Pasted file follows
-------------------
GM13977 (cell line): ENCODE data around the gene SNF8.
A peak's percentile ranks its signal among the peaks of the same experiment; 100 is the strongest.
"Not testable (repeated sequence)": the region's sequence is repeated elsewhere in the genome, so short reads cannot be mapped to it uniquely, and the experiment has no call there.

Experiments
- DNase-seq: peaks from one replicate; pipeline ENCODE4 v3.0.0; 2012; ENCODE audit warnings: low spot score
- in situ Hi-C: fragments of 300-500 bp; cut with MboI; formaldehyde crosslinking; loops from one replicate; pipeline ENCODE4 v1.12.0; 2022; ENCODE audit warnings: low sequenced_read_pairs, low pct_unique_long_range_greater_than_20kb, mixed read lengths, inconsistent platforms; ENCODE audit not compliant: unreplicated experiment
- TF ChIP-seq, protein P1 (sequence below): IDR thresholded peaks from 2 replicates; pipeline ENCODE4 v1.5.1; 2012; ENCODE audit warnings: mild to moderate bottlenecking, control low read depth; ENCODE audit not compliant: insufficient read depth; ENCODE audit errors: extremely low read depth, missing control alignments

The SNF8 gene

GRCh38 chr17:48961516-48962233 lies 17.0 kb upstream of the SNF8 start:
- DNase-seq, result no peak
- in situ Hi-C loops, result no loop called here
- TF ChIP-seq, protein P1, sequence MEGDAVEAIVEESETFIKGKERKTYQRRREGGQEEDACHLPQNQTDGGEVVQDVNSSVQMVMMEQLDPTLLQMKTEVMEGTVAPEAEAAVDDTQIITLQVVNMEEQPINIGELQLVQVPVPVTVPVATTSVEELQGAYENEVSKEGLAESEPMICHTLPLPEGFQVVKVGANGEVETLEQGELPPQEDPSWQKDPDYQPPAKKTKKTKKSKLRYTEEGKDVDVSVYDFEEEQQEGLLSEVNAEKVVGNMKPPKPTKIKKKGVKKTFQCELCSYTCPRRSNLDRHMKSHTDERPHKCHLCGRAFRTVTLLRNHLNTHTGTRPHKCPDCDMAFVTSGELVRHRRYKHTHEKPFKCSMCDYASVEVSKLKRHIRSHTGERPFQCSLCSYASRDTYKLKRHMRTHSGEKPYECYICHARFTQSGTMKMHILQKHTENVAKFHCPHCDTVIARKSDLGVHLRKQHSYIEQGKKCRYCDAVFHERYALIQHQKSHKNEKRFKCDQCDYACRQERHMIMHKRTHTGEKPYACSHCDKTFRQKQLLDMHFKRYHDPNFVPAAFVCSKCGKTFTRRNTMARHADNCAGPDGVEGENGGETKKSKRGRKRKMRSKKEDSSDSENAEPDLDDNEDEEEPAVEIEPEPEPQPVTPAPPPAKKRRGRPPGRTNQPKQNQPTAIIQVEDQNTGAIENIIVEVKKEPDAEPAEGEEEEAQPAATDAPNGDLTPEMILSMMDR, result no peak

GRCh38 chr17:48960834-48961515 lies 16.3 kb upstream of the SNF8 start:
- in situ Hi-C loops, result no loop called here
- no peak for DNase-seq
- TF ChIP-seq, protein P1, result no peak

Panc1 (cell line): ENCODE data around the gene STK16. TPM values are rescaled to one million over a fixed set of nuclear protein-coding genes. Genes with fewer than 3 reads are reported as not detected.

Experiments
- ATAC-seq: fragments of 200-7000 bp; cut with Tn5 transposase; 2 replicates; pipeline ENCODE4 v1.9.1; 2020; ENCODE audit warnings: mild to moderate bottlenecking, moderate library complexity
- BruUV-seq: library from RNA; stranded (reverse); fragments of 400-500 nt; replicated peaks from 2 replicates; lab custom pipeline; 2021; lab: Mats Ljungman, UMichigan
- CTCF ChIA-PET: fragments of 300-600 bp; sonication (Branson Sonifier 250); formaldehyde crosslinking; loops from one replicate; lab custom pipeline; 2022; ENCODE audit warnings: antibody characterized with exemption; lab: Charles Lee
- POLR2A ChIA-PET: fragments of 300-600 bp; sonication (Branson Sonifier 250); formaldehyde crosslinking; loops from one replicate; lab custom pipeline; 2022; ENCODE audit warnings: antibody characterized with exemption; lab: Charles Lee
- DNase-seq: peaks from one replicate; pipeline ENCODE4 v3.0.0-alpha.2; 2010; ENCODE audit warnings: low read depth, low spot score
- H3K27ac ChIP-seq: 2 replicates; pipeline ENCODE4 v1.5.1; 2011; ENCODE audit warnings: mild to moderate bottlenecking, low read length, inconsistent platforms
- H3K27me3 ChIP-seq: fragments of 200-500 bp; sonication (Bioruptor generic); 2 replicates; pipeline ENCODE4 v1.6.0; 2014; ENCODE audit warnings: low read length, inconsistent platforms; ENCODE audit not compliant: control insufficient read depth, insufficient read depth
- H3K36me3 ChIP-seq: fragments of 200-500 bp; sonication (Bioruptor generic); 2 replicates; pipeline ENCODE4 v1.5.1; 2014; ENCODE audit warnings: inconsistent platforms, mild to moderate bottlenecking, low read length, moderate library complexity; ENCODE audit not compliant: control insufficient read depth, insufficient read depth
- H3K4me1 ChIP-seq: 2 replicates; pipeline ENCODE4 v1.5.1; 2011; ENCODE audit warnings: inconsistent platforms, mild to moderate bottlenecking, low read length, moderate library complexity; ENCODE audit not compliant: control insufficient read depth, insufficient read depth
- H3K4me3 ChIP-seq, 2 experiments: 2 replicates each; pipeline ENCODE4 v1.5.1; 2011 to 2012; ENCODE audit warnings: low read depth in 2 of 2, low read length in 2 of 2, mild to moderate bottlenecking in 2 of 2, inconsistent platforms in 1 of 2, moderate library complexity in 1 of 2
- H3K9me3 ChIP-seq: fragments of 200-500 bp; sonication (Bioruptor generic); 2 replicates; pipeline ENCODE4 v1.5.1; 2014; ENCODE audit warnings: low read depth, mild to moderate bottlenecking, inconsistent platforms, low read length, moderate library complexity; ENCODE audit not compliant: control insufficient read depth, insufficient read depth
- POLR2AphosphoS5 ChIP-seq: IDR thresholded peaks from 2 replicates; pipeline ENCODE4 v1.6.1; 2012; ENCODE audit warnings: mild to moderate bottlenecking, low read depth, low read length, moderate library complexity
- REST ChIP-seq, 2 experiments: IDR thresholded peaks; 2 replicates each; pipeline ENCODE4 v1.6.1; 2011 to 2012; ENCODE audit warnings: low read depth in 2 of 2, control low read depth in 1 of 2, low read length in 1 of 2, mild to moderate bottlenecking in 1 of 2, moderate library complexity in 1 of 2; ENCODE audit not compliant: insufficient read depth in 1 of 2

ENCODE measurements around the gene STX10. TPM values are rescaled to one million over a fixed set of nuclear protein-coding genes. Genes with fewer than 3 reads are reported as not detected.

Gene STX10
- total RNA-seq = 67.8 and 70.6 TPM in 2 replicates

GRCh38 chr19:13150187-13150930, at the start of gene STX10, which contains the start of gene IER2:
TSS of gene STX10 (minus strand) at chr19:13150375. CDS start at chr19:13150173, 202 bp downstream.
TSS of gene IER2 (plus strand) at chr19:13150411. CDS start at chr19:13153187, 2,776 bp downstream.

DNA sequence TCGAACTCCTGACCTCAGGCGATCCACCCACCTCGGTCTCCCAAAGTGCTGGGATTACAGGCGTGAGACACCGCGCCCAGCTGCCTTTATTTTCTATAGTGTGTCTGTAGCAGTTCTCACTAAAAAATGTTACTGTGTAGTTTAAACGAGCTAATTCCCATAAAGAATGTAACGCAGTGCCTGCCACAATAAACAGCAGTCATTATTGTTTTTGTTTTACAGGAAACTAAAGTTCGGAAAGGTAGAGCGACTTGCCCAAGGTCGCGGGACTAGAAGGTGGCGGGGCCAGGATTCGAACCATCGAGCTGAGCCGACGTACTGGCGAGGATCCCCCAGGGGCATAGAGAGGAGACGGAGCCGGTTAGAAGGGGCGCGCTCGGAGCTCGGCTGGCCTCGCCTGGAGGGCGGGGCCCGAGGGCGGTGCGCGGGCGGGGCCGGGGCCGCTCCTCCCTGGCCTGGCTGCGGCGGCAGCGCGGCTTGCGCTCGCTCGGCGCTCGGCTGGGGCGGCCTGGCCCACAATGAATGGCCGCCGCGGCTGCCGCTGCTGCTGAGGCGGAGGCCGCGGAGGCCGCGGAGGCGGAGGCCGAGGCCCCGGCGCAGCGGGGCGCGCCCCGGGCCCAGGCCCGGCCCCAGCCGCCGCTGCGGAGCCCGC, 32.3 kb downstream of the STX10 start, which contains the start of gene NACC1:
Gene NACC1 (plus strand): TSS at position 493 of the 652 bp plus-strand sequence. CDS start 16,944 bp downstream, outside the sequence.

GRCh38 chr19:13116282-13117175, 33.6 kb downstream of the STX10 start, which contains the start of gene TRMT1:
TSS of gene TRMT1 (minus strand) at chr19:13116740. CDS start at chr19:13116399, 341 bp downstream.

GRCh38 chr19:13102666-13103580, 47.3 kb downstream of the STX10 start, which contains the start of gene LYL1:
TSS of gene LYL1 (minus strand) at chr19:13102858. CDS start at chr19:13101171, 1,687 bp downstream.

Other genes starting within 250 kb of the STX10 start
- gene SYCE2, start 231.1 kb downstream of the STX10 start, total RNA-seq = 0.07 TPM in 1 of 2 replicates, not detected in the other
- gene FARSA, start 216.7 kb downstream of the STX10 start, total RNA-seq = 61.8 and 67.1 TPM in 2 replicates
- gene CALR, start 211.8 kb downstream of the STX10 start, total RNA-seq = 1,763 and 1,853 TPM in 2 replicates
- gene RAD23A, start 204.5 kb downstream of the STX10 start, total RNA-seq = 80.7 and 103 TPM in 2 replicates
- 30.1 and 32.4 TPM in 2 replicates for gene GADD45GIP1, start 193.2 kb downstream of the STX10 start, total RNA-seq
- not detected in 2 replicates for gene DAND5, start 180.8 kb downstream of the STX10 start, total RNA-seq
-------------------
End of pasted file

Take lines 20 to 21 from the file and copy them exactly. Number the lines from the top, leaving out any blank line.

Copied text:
- BruUV-seq: library from RNA; stranded (reverse); fragments of 400-500 nt; replicated peaks from 2 replicates; lab custom pipeline; 2021; lab: Mats Ljungman, UMichigan
- CTCF ChIA-PET: fragments of 300-600 bp; sonication (Branson Sonifier 250); formaldehyde crosslinking; loops from one replicate; lab custom pipeline; 2022; ENCODE audit warnings: antibody characterized with exemption; lab: Charles Lee